“Oh, Egyptian people, your brothers are in the square. ... Are you going to remain silent until the genocide is completed?” said el-Beltagy, who is wanted by authorities to answer allegations of inciting violence.
Police fired tear gas elsewhere in Cairo to disperse Morsi supporters who wanted to join the Nasr City camp after it came under attack. State TV also reported that a police captain had been abducted by Morsi supporters in the area, but there was no official statement about that.
Islam Tawfiq, a Brotherhood member at the Nasr City sit-in, said the camp’s medical center was filled with dead and that the injured included children.
“No one can leave and those who do are either arrested or beaten up,” he told AP.
Security officials said train services between northern and southern Egypt were suspended to prevent Morsi supporters from traveling to Cairo. Clashes erupted on two roads in the capital’s upscale Mohandiseen district when Morsi supporters opened fire on passing cars and pedestrians. Police used tear gas to chase them away.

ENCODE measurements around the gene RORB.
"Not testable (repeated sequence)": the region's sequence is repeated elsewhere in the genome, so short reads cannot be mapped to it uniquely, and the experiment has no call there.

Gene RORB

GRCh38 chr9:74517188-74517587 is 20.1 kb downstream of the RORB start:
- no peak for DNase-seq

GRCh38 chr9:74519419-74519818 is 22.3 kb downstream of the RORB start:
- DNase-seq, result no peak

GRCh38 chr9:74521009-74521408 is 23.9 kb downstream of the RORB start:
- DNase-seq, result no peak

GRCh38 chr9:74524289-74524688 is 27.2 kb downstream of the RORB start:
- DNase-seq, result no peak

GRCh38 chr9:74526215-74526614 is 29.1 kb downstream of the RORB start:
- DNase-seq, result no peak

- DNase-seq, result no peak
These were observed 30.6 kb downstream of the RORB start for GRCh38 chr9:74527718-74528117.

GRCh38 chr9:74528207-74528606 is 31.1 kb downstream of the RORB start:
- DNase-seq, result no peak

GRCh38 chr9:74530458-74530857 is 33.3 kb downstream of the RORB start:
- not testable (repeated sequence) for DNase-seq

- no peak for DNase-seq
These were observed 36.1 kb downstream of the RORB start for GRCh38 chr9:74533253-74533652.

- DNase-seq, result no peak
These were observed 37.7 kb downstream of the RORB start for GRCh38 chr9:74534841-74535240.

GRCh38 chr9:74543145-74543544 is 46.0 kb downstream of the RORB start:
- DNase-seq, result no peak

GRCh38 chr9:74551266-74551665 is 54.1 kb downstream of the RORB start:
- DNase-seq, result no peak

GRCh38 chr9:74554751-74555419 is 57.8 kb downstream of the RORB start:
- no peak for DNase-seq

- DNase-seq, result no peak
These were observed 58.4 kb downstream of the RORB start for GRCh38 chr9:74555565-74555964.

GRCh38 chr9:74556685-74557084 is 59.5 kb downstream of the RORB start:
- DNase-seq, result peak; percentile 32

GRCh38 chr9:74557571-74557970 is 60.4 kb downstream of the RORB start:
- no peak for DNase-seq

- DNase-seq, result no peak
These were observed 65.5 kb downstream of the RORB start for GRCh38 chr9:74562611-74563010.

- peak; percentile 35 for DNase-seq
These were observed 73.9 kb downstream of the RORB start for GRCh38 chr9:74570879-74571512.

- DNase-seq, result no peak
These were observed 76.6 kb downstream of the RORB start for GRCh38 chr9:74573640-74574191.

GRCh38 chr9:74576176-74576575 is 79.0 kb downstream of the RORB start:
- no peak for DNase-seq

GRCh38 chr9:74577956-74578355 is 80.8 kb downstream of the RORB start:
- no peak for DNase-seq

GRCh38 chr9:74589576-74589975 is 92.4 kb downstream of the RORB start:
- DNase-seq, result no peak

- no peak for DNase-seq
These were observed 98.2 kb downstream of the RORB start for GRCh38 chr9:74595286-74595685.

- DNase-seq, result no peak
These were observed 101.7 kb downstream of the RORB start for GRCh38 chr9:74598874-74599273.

The security officials spoke on condition of anonymity because they were not authorized to talk to media.
Churches belonging to Egypt’s minority Coptic Christians were torched in four provinces south of Cairo — Minya, Assiut, Sohag and the desert oasis Fayoum. In the city of Bani Suef south of Cairo, protesters set three police cars on fire. Farther south in the Islamist stronghold of Assiut, police used tear gas to disperse pro-Morsi crowds in the city center.
Morsi supporters want him reinstated and are boycotting the military-sponsored political process, which includes amending the Islamist-backed constitution adopted last year and holding parliamentary and presidential elections early next year.
The U.S. gave a stern warning to Egypt’s leaders, with Kerry condemning the violence as well as the restoration of emergency rule. He urged them to calm the situation.